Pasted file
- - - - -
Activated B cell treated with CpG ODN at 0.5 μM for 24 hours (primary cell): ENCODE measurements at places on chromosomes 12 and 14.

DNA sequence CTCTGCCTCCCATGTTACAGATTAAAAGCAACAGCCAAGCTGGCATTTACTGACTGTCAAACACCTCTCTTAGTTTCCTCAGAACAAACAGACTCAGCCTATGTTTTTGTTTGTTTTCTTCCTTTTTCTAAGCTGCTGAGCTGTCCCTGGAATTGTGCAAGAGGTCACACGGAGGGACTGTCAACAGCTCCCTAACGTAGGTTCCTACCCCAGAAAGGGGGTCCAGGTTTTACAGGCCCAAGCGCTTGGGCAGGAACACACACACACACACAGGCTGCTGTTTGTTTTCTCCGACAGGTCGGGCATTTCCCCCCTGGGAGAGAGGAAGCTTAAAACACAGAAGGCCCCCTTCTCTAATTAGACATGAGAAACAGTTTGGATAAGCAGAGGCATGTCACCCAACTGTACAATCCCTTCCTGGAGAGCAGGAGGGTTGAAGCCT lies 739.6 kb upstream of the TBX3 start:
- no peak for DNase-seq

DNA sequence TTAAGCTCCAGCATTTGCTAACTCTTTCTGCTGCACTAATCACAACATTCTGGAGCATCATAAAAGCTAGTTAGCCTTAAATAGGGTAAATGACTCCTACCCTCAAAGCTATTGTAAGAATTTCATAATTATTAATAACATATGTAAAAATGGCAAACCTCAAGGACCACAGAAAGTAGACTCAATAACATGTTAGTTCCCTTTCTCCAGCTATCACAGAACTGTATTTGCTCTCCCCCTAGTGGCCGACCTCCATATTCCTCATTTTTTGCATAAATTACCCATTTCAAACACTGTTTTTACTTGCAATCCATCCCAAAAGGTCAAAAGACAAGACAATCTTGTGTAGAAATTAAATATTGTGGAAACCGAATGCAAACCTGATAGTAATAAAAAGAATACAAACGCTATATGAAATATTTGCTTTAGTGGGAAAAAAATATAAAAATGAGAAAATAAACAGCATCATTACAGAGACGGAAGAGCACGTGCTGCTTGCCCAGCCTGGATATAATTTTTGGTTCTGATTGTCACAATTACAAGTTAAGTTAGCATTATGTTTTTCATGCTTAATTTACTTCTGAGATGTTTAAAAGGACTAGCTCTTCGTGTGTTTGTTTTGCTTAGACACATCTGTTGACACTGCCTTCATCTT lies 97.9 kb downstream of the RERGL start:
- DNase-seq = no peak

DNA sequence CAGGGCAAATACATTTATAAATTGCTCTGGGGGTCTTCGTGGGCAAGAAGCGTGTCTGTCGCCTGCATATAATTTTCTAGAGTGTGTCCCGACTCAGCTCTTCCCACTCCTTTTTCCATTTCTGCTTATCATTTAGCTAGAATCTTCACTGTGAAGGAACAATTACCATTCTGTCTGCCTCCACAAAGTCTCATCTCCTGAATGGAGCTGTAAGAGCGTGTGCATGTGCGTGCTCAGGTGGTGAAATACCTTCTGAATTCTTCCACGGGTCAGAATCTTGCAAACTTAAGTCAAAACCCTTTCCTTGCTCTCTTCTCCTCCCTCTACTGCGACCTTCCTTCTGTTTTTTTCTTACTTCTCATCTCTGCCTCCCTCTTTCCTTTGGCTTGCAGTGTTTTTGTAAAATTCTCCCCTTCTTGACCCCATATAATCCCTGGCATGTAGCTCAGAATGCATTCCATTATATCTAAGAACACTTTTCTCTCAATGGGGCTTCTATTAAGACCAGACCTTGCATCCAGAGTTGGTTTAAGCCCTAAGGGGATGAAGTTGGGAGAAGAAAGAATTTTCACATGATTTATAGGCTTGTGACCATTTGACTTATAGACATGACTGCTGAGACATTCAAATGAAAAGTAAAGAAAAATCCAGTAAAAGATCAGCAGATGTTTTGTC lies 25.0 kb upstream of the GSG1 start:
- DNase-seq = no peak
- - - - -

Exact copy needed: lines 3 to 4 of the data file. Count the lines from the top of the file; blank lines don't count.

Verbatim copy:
- no peak for DNase-seq

DNA sequence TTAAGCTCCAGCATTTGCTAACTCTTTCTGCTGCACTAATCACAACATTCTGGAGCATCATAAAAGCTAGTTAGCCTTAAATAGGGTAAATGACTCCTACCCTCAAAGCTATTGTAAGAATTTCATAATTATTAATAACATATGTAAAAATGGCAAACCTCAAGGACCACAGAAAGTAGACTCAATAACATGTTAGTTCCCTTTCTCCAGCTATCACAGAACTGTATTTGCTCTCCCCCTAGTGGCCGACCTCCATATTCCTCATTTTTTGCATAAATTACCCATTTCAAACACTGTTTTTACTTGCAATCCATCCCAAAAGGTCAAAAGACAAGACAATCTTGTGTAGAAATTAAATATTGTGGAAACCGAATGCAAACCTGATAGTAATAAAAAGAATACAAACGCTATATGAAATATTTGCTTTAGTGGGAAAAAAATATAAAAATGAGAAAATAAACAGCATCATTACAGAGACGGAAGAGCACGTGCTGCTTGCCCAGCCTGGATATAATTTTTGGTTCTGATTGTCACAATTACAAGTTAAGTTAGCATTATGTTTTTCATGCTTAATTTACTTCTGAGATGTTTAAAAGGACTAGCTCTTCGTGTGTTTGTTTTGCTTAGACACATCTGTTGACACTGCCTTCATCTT lies 97.9 kb downstream of the RERGL start: